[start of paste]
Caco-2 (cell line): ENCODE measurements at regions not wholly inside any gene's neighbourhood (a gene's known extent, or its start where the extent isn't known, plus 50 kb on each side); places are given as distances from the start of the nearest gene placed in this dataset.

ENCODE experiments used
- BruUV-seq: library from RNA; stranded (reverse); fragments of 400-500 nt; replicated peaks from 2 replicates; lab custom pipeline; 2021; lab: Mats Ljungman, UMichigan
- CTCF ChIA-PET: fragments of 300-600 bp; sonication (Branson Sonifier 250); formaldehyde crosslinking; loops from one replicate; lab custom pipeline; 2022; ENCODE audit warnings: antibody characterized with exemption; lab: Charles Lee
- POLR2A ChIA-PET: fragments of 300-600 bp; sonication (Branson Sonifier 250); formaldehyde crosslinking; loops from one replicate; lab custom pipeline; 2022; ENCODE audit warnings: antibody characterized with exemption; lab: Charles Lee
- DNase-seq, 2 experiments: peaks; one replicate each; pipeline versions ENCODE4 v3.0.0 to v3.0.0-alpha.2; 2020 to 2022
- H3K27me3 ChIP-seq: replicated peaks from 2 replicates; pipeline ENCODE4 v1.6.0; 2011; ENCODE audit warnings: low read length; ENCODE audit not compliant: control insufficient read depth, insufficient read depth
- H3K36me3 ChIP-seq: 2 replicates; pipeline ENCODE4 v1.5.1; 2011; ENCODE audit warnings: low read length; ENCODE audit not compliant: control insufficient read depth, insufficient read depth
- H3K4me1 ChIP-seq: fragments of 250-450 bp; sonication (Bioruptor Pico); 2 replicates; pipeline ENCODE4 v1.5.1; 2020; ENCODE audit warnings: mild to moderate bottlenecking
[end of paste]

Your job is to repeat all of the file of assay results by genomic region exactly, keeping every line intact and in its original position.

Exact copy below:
Caco-2 (cell line): ENCODE measurements at regions not wholly inside any gene's neighbourhood (a gene's known extent, or its start where the extent isn't known, plus 50 kb on each side); places are given as distances from the start of the nearest gene placed in this dataset.

ENCODE experiments used
- BruUV-seq: library from RNA; stranded (reverse); fragments of 400-500 nt; replicated peaks from 2 replicates; lab custom pipeline; 2021; lab: Mats Ljungman, UMichigan
- CTCF ChIA-PET: fragments of 300-600 bp; sonication (Branson Sonifier 250); formaldehyde crosslinking; loops from one replicate; lab custom pipeline; 2022; ENCODE audit warnings: antibody characterized with exemption; lab: Charles Lee
- POLR2A ChIA-PET: fragments of 300-600 bp; sonication (Branson Sonifier 250); formaldehyde crosslinking; loops from one replicate; lab custom pipeline; 2022; ENCODE audit warnings: antibody characterized with exemption; lab: Charles Lee
- DNase-seq, 2 experiments: peaks; one replicate each; pipeline versions ENCODE4 v3.0.0 to v3.0.0-alpha.2; 2020 to 2022
- H3K27me3 ChIP-seq: replicated peaks from 2 replicates; pipeline ENCODE4 v1.6.0; 2011; ENCODE audit warnings: low read length; ENCODE audit not compliant: control insufficient read depth, insufficient read depth
- H3K36me3 ChIP-seq: 2 replicates; pipeline ENCODE4 v1.5.1; 2011; ENCODE audit warnings: low read length; ENCODE audit not compliant: control insufficient read depth, insufficient read depth
- H3K4me1 ChIP-seq: fragments of 250-450 bp; sonication (Bioruptor Pico); 2 replicates; pipeline ENCODE4 v1.5.1; 2020; ENCODE audit warnings: mild to moderate bottlenecking